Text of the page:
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Bid to iron out Iran oil irritants

New strategy

New Delhi, Dec. 13: Senior government officials and representatives of India’s oil companies will soon meet their Iranian counterparts to hammer out new ways of paying for oil supplies and to double imports from Tehran.

The two sides will also discuss ONGC’s reluctance to develop the Farzad gas field allocated some 11 years ago. ONGC wants the terms of the contract changed and has been negotiating on this. However, Iran contends that the delay has allowed the Saudis to pump out gas from their side of the undersea field in the Persian Sea. Gas and oil fields often cross international boundaries and delays by one side to exploit resources can prove costly.

After the US and European Union sanctions hit India’s trade with Iran, oil companies were forced to reduce Iranian crude imports to about 9 million tonnes (mt) a year, down from 21mt in the years prior to the sanctions.

However, earlier this month, the US and EU agreed to relax sanctions after Iran struck a deal with the five permanent members of the UN Security Council and Germany.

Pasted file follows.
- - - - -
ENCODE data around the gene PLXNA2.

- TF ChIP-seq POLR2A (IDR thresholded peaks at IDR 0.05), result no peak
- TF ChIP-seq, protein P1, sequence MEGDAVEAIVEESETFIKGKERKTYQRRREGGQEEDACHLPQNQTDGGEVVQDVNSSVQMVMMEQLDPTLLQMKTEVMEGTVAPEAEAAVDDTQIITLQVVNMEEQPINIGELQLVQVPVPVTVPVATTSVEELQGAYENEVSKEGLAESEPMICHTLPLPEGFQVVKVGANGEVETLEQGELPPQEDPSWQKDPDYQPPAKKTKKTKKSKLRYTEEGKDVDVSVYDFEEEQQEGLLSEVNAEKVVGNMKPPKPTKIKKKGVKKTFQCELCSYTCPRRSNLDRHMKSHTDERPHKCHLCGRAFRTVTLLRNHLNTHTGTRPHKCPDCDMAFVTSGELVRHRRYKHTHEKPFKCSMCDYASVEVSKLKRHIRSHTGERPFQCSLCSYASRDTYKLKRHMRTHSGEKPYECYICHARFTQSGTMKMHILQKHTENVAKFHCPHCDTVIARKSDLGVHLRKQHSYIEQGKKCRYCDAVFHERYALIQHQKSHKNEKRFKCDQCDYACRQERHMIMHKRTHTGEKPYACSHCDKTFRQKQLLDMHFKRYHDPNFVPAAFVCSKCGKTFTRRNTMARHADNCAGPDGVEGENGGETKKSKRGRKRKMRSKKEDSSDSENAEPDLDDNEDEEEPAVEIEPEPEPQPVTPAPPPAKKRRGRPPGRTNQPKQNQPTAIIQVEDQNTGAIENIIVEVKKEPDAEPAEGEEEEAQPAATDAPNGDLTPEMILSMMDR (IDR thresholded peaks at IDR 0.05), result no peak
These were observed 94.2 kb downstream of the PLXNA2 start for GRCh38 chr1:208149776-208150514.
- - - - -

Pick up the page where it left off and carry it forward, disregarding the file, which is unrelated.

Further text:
The Indian oil ministry wants to take advantage of this easing of sanctions to again raise imports from Iran back to the 21mt level. At the same time, the two sides will discuss new payment methods. India has yet to pay the Iranians about $2-2.5 billion in stuck payments. Besides, New Delhi will work out ways to buy the extra crude in euros through banks that allow transfers.

At present, about 55 per cent of payments are being made in rupees through Indian banks. However, Iran is understood to be reluctant to tie up additional crude imports in the Indian currency and have been seeking payments in euros.

“The percentage of crude paid for in rupees will thus fall and the percentage of crude paid for in euros will probably increase however crude supplies will double, hopefully at fixed long term prices which help both sides guard against the vagaries of oil market movements,” said officials.

India is keen to retain rupee payments at current levels as this helps them push the exports of rice, tea, pharmaceuticals, auto parts and farm machinery at a stable rate. India expects to sell goods and services worth $6 billion in the year ending March 2014, more than double of what it exported in the past year.

 
 
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